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Alex Kennedy of Hoopsworld is reporting that Rudy Gay and the Grizzlies had no choice but to part ways when they did.
Via 3 Shades of Blue: Alex Kennedy of Hoopsworld is reporting that Rudy Gay may not have been too upset with being traded from the Grizzlies, and, in fact, may not have liked it in Memphis that much in the first place.
In a section of his article titled "Why the Grizzlies Traded Rudy Gay Now," Kennedy lays out the case that Gay wanted out and so did the Grizzlies.
Grizzlies brass had met with Gay last weekend and the small forward made it clear that he would welcome a trade.
Gay was also tired of hiding his frustration. While players like Mike Conley made it clear that they didn’t want management to make a trade and would be upset to see the team broken up, Gay didn’t seem like he cared what happened before the deadline. If the Grizzlies traded him, that’d be fine with him.
If this report is true, then everything our eyes were telling us was true: Gay was frustrated by the rumors. Of course, the other explanation for his demeanor is that with the loss of his grandmother, Gay had also suffered a pretty major personal loss, and it was easy to understand how that could also have been affecting him.
Kennedy’s report also puts in context some of the things Gay said in the run-up to the trade about whether or not the front office really cared about its players:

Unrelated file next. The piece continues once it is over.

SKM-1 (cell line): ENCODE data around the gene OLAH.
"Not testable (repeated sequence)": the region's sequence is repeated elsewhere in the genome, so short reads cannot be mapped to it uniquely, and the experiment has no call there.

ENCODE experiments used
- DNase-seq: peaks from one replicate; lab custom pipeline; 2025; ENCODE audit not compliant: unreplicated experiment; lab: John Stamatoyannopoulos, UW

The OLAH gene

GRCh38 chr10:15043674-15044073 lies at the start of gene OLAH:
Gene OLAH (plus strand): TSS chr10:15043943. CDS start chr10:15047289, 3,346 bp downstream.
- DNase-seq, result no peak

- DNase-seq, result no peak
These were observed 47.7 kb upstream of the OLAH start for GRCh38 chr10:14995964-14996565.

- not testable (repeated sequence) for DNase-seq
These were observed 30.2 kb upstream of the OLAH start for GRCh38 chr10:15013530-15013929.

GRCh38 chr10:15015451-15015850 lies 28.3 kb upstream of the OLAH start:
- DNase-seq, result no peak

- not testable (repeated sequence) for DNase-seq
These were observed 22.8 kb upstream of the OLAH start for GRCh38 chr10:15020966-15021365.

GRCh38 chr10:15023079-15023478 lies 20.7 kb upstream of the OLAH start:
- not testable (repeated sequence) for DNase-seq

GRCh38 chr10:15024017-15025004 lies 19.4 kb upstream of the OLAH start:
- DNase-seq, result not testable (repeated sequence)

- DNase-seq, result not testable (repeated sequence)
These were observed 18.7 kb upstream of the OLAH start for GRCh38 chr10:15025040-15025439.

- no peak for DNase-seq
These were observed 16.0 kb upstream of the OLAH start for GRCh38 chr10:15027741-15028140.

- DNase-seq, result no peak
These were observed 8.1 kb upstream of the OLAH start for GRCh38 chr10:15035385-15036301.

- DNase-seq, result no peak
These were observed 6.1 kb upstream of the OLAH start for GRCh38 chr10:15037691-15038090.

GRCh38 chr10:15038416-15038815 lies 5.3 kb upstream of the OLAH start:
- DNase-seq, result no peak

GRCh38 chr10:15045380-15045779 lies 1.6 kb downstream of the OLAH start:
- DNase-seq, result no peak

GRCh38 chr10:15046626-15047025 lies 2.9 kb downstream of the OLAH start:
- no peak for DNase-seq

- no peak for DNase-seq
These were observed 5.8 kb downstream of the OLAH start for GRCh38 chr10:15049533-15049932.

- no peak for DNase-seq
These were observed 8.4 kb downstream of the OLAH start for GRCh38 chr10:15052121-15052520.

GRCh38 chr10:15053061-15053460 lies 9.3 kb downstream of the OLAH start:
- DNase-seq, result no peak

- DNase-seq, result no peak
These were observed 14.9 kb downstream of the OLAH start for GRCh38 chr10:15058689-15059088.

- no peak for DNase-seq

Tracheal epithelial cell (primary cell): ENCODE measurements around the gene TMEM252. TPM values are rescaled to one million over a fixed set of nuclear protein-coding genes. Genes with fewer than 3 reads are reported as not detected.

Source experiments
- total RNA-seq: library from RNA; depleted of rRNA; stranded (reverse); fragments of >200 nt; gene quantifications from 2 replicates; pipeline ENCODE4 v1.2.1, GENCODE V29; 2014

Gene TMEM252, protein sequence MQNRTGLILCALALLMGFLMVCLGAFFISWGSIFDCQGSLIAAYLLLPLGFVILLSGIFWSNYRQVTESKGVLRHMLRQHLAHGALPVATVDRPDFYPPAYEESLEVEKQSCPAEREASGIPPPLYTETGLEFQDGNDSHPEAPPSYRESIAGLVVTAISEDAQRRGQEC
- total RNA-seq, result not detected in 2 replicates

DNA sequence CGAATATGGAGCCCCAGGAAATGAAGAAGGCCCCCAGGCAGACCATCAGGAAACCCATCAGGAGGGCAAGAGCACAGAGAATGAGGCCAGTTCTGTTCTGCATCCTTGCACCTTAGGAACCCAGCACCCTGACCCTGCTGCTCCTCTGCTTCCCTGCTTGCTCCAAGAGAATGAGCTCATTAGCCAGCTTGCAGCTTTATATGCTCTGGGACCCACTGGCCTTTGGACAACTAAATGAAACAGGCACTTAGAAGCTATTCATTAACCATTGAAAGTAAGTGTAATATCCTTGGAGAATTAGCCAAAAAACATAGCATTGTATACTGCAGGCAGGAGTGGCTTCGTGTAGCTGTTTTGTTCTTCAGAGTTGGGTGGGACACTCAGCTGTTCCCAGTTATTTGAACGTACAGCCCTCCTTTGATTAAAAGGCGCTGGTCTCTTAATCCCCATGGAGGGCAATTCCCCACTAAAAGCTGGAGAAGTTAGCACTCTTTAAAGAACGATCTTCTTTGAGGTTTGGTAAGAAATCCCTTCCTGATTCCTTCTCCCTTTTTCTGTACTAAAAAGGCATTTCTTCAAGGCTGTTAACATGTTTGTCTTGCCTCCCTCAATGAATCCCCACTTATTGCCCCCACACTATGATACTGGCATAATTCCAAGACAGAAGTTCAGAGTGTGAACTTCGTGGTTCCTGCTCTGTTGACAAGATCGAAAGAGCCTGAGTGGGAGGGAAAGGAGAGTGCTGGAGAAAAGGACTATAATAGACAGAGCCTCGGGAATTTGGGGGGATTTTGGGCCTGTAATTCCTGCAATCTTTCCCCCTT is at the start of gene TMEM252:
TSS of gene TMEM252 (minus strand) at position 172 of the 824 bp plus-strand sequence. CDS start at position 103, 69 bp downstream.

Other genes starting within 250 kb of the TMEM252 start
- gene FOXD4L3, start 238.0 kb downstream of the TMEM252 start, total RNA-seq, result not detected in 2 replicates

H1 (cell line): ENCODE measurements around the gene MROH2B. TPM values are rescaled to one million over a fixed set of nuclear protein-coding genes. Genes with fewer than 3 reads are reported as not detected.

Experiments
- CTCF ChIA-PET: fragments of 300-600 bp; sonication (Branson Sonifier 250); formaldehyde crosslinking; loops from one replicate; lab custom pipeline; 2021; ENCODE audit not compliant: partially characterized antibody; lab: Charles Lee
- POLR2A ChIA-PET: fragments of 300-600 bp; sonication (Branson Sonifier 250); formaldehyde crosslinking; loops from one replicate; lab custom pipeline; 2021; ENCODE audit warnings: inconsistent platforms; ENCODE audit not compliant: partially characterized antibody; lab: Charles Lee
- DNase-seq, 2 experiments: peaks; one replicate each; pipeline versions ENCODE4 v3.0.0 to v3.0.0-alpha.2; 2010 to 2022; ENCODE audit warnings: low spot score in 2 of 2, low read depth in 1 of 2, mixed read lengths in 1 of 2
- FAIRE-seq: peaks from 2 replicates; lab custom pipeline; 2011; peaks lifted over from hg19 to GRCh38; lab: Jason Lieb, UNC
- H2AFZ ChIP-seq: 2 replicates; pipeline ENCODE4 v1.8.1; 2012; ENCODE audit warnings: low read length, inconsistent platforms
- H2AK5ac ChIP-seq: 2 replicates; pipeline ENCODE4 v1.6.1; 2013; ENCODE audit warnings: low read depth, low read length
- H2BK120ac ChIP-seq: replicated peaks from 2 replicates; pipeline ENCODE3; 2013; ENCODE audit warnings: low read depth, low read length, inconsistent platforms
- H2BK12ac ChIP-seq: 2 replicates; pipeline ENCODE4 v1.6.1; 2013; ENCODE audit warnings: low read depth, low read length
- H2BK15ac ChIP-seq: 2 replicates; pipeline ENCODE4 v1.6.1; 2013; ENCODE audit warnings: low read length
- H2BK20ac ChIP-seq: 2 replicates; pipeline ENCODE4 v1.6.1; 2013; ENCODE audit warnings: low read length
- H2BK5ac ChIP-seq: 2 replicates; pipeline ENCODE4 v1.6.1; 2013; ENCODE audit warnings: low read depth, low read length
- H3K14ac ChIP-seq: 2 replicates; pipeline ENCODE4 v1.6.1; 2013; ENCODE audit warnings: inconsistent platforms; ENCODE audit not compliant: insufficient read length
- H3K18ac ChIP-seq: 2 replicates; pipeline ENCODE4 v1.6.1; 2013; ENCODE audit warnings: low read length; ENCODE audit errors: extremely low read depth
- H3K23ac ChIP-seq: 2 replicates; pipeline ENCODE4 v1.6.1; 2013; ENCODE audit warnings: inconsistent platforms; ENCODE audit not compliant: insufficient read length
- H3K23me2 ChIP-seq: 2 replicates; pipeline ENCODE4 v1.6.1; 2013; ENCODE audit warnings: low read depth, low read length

"It really doesn’t matter what they think about us," Gay said of Memphis’ front office last week. "It’s all about what’s in the locker room and what we think we can do. It really doesn’t matter what they think."
The whole piece contains more rumors about the contentious relationship between Rudy and Zach Randolph — describing their relationship as "shaky" and the situation as "dysfunctional" — and also says that Gay may not have wanted to sign with Memphis in the first place in 2010, but chose to stay for the money when the Grizzlies offered him a max contract after letting him reach restricted free agency.
An interesting take on the situation. We like to think of the Grizzlies as a cohesive unit from the coach down, and sometimes it doesn’t occur to fans that things may not be rosy behind the scenes. If Kennedy’s report is true, then the Grizzlies didn’t have much choice whether Gay remained for the rest of the season — his time in Memphis was up one way or the other.
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